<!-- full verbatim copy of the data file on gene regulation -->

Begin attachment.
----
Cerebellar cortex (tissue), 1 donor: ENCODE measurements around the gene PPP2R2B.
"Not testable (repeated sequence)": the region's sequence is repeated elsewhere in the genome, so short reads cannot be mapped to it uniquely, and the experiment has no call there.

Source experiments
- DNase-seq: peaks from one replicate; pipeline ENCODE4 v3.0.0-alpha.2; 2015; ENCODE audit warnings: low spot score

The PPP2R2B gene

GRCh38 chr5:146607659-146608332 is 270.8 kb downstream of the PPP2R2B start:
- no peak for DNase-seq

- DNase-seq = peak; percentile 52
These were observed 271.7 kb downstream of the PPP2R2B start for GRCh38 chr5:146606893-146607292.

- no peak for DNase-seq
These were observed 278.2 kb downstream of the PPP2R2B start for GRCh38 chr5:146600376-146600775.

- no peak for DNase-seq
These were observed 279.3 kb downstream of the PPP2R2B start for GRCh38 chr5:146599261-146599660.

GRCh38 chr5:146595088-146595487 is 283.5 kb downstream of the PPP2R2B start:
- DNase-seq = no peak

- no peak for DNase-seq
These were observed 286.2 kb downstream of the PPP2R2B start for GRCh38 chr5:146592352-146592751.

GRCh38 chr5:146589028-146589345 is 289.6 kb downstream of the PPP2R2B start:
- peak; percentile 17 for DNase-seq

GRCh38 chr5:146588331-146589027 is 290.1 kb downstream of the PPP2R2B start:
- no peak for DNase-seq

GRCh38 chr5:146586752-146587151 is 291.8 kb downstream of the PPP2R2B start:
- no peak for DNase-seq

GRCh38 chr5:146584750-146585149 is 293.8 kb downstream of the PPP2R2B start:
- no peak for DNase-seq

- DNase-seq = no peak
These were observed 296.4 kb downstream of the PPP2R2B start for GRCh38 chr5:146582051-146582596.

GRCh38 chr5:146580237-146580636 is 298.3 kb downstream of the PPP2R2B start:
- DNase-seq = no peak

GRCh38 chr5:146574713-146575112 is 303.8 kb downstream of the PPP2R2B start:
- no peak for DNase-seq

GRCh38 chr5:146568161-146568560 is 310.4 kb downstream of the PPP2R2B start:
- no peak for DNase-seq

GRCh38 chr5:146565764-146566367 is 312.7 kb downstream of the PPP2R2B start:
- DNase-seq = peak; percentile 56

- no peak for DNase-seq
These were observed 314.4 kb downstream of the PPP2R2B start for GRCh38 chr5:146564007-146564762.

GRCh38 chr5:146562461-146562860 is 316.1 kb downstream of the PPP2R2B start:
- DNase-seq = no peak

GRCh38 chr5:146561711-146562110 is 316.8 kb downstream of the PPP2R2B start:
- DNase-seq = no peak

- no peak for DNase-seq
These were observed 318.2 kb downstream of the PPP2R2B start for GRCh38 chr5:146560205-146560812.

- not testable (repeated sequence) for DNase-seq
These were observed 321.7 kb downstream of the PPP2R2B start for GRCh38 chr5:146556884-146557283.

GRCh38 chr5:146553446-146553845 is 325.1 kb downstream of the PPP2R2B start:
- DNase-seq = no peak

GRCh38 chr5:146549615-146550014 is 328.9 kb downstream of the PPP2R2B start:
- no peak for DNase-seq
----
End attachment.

Cerebellar cortex (tissue), 1 donor: ENCODE measurements around the gene PPP2R2B.
"Not testable (repeated sequence)": the region's sequence is repeated elsewhere in the genome, so short reads cannot be mapped to it uniquely, and the experiment has no call there.

Source experiments
- DNase-seq: peaks from one replicate; pipeline ENCODE4 v3.0.0-alpha.2; 2015; ENCODE audit warnings: low spot score

The PPP2R2B gene

GRCh38 chr5:146607659-146608332 is 270.8 kb downstream of the PPP2R2B start:
- no peak for DNase-seq

- DNase-seq = peak; percentile 52
These were observed 271.7 kb downstream of the PPP2R2B start for GRCh38 chr5:146606893-146607292.

- no peak for DNase-seq
These were observed 278.2 kb downstream of the PPP2R2B start for GRCh38 chr5:146600376-146600775.

- no peak for DNase-seq
These were observed 279.3 kb downstream of the PPP2R2B start for GRCh38 chr5:146599261-146599660.

GRCh38 chr5:146595088-146595487 is 283.5 kb downstream of the PPP2R2B start:
- DNase-seq = no peak

- no peak for DNase-seq
These were observed 286.2 kb downstream of the PPP2R2B start for GRCh38 chr5:146592352-146592751.

GRCh38 chr5:146589028-146589345 is 289.6 kb downstream of the PPP2R2B start:
- peak; percentile 17 for DNase-seq

GRCh38 chr5:146588331-146589027 is 290.1 kb downstream of the PPP2R2B start:
- no peak for DNase-seq

GRCh38 chr5:146586752-146587151 is 291.8 kb downstream of the PPP2R2B start:
- no peak for DNase-seq

GRCh38 chr5:146584750-146585149 is 293.8 kb downstream of the PPP2R2B start:
- no peak for DNase-seq

- DNase-seq = no peak
These were observed 296.4 kb downstream of the PPP2R2B start for GRCh38 chr5:146582051-146582596.

GRCh38 chr5:146580237-146580636 is 298.3 kb downstream of the PPP2R2B start:
- DNase-seq = no peak

GRCh38 chr5:146574713-146575112 is 303.8 kb downstream of the PPP2R2B start:
- no peak for DNase-seq

GRCh38 chr5:146568161-146568560 is 310.4 kb downstream of the PPP2R2B start:
- no peak for DNase-seq

GRCh38 chr5:146565764-146566367 is 312.7 kb downstream of the PPP2R2B start:
- DNase-seq = peak; percentile 56

- no peak for DNase-seq
These were observed 314.4 kb downstream of the PPP2R2B start for GRCh38 chr5:146564007-146564762.

GRCh38 chr5:146562461-146562860 is 316.1 kb downstream of the PPP2R2B start:
- DNase-seq = no peak

GRCh38 chr5:146561711-146562110 is 316.8 kb downstream of the PPP2R2B start:
- DNase-seq = no peak

- no peak for DNase-seq
These were observed 318.2 kb downstream of the PPP2R2B start for GRCh38 chr5:146560205-146560812.

- not testable (repeated sequence) for DNase-seq
These were observed 321.7 kb downstream of the PPP2R2B start for GRCh38 chr5:146556884-146557283.

GRCh38 chr5:146553446-146553845 is 325.1 kb downstream of the PPP2R2B start:
- DNase-seq = no peak

GRCh38 chr5:146549615-146550014 is 328.9 kb downstream of the PPP2R2B start:
- no peak for DNase-seq